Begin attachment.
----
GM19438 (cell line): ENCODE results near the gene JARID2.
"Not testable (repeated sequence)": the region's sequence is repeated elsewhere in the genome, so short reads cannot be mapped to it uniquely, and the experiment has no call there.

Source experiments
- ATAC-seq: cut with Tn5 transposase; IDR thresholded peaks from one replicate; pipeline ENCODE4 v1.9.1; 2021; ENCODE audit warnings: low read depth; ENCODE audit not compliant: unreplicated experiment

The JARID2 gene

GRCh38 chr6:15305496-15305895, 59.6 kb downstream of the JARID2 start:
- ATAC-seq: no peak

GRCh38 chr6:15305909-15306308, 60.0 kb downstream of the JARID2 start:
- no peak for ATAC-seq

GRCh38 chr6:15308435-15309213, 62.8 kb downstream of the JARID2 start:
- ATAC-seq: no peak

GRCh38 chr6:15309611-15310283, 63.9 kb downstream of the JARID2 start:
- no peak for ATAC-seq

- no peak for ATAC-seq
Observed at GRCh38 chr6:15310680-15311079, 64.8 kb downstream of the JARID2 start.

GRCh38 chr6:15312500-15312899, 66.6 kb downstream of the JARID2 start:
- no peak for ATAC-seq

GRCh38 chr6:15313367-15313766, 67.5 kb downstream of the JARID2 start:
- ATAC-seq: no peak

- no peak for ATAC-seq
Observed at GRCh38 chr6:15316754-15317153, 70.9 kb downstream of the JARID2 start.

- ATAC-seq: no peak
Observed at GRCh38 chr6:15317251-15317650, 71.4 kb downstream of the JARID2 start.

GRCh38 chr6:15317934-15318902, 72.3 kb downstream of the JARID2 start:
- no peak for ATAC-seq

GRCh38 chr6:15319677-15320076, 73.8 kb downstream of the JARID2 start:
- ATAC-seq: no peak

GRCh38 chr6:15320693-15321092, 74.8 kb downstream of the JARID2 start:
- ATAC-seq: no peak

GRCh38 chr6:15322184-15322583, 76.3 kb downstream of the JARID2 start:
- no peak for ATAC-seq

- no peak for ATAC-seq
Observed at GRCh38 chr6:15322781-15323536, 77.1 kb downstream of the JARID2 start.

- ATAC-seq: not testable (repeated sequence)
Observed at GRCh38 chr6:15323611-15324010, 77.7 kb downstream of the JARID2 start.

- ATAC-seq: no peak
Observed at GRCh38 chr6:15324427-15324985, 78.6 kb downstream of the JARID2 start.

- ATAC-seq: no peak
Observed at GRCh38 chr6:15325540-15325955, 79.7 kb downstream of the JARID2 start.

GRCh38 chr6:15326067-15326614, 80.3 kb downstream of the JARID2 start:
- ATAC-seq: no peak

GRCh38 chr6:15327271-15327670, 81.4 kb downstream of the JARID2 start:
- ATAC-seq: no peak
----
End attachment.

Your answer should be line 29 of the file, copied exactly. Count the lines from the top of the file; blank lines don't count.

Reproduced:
- ATAC-seq: no peak